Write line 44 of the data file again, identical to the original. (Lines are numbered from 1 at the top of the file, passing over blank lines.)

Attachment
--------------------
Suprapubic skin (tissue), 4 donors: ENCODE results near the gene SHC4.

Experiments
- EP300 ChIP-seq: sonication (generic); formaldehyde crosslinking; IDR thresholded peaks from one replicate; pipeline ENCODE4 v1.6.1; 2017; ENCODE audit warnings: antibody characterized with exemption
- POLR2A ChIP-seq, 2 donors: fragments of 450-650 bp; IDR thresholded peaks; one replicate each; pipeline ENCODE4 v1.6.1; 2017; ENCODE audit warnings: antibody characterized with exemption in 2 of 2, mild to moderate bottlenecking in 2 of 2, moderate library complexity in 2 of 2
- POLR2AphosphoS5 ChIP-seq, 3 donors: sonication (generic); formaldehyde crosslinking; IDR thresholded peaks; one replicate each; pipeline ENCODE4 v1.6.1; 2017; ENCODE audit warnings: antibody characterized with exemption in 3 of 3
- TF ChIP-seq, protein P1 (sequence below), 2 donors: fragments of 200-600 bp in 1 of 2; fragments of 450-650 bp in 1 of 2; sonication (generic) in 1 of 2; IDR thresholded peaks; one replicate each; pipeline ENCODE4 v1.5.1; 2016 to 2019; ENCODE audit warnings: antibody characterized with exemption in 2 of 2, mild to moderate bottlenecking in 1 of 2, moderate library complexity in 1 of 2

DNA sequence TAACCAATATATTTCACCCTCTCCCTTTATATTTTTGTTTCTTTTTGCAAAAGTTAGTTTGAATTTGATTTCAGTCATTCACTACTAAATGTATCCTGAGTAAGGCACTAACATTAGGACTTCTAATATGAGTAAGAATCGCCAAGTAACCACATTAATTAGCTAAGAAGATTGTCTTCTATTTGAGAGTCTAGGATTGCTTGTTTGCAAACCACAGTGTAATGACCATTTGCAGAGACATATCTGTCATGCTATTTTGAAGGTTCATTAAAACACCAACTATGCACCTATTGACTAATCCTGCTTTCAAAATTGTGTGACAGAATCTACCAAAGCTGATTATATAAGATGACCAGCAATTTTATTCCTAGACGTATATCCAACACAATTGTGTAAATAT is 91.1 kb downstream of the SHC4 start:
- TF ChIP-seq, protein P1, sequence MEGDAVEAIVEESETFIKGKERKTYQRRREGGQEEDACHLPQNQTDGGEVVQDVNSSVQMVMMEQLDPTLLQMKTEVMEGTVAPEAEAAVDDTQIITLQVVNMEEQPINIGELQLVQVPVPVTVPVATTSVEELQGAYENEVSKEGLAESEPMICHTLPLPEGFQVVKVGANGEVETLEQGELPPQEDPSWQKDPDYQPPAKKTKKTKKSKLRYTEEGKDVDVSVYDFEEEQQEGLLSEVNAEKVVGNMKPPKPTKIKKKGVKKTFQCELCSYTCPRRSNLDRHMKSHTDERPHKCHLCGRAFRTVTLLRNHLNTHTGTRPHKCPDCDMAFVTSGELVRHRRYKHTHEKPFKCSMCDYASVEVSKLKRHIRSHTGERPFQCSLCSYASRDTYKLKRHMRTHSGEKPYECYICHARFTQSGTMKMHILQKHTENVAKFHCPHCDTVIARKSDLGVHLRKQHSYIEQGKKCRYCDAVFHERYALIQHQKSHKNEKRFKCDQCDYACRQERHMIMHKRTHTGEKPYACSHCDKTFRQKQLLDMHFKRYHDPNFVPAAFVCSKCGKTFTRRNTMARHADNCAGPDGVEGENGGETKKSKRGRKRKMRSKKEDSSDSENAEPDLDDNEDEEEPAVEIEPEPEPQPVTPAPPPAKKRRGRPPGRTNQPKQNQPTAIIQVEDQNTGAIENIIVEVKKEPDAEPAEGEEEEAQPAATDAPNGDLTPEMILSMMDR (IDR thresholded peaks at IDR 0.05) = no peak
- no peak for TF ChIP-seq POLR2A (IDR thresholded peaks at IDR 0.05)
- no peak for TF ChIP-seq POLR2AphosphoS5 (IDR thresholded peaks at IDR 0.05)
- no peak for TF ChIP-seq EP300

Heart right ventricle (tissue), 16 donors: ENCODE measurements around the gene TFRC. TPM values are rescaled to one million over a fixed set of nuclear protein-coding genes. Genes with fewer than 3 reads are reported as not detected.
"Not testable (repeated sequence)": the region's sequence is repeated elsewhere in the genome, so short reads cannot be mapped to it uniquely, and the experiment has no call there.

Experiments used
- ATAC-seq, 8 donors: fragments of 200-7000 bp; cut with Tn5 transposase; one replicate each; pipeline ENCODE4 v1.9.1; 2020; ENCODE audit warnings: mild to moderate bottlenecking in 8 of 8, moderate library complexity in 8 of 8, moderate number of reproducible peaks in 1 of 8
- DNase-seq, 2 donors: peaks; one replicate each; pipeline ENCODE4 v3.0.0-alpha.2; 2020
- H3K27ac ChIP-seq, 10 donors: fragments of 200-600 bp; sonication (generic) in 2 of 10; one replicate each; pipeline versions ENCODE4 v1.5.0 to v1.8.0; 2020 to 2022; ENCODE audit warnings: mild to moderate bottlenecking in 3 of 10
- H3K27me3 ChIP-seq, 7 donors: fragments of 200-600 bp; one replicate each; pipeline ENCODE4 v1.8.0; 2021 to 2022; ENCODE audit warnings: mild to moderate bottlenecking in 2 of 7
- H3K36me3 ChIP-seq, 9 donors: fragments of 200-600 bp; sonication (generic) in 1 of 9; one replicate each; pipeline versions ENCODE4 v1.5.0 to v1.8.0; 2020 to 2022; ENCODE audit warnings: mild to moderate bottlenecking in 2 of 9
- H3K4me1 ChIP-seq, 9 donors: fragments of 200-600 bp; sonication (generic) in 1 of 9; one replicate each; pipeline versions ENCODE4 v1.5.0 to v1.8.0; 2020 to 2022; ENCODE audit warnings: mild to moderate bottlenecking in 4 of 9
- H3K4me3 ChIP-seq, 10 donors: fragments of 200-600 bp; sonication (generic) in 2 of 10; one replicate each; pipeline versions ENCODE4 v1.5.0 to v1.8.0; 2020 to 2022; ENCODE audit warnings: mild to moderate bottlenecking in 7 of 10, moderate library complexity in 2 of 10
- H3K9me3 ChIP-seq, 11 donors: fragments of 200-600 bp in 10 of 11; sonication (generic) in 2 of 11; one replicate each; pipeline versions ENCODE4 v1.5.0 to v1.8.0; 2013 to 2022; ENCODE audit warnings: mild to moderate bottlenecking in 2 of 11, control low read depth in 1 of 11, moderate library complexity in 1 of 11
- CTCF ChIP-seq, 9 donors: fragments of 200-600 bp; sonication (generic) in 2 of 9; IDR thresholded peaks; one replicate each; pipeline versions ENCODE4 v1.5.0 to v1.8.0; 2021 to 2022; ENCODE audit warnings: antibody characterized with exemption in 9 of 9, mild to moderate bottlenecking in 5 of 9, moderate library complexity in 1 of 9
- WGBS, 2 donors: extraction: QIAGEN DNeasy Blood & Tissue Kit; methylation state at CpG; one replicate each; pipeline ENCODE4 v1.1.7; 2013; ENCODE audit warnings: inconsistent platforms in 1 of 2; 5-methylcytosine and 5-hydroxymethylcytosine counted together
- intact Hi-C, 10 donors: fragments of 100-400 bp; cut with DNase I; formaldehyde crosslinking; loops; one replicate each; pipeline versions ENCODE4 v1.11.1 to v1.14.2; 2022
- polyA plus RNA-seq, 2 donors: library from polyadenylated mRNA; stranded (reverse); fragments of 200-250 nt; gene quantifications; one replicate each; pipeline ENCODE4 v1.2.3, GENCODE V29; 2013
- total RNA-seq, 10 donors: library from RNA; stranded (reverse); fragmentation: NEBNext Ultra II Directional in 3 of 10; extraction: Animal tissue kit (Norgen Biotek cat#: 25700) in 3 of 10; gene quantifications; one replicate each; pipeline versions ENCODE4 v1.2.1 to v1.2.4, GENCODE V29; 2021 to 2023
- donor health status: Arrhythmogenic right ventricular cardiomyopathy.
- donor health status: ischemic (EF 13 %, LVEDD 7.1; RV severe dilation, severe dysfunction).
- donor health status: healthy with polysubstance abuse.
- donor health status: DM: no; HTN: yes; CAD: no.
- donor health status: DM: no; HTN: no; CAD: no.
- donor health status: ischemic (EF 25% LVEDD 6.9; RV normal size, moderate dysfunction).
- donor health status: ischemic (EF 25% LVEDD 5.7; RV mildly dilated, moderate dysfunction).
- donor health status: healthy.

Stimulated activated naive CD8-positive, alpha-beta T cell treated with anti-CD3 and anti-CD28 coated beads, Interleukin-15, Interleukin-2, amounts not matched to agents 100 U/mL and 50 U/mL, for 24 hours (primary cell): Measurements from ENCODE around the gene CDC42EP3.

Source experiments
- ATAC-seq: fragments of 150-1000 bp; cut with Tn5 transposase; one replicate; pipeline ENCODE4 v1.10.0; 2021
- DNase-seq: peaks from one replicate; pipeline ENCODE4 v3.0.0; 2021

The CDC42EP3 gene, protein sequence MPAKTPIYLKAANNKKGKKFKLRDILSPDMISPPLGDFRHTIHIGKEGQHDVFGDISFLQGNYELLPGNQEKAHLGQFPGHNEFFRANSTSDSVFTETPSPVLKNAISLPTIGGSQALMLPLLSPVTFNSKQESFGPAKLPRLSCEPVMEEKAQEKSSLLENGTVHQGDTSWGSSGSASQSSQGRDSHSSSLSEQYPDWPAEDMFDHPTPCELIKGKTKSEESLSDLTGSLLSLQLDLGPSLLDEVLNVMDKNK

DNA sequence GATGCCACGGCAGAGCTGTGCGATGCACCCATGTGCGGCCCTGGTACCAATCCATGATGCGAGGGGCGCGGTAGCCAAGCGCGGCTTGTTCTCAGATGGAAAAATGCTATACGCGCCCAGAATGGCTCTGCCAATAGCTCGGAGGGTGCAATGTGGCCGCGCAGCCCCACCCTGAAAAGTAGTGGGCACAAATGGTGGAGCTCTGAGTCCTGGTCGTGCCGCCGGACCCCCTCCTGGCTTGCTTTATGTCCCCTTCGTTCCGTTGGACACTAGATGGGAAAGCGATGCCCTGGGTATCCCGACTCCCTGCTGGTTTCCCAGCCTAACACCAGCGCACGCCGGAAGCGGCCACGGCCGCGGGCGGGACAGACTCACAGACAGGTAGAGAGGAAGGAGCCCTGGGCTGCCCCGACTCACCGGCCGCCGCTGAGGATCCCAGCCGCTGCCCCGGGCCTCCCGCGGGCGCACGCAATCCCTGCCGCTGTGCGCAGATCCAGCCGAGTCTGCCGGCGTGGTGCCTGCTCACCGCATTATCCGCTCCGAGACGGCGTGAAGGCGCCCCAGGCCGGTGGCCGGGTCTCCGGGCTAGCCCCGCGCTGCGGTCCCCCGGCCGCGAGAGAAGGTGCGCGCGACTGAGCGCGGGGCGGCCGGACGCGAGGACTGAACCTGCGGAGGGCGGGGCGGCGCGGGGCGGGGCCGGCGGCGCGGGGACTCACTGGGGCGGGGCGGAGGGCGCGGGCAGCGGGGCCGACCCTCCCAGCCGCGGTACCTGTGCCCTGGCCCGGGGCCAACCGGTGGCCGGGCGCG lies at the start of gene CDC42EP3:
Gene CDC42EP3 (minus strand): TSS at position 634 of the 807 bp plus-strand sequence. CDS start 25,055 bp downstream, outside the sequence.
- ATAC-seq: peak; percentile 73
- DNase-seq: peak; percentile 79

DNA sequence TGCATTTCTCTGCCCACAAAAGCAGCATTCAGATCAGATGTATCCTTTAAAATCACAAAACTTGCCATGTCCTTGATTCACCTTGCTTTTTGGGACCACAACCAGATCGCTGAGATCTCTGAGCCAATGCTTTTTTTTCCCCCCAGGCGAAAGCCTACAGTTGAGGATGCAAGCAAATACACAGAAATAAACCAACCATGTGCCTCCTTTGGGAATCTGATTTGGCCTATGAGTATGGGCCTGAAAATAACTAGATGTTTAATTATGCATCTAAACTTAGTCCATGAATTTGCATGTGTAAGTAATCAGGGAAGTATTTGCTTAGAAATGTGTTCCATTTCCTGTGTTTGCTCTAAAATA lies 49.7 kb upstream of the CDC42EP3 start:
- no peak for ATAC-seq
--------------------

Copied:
- DNase-seq: peak; percentile 79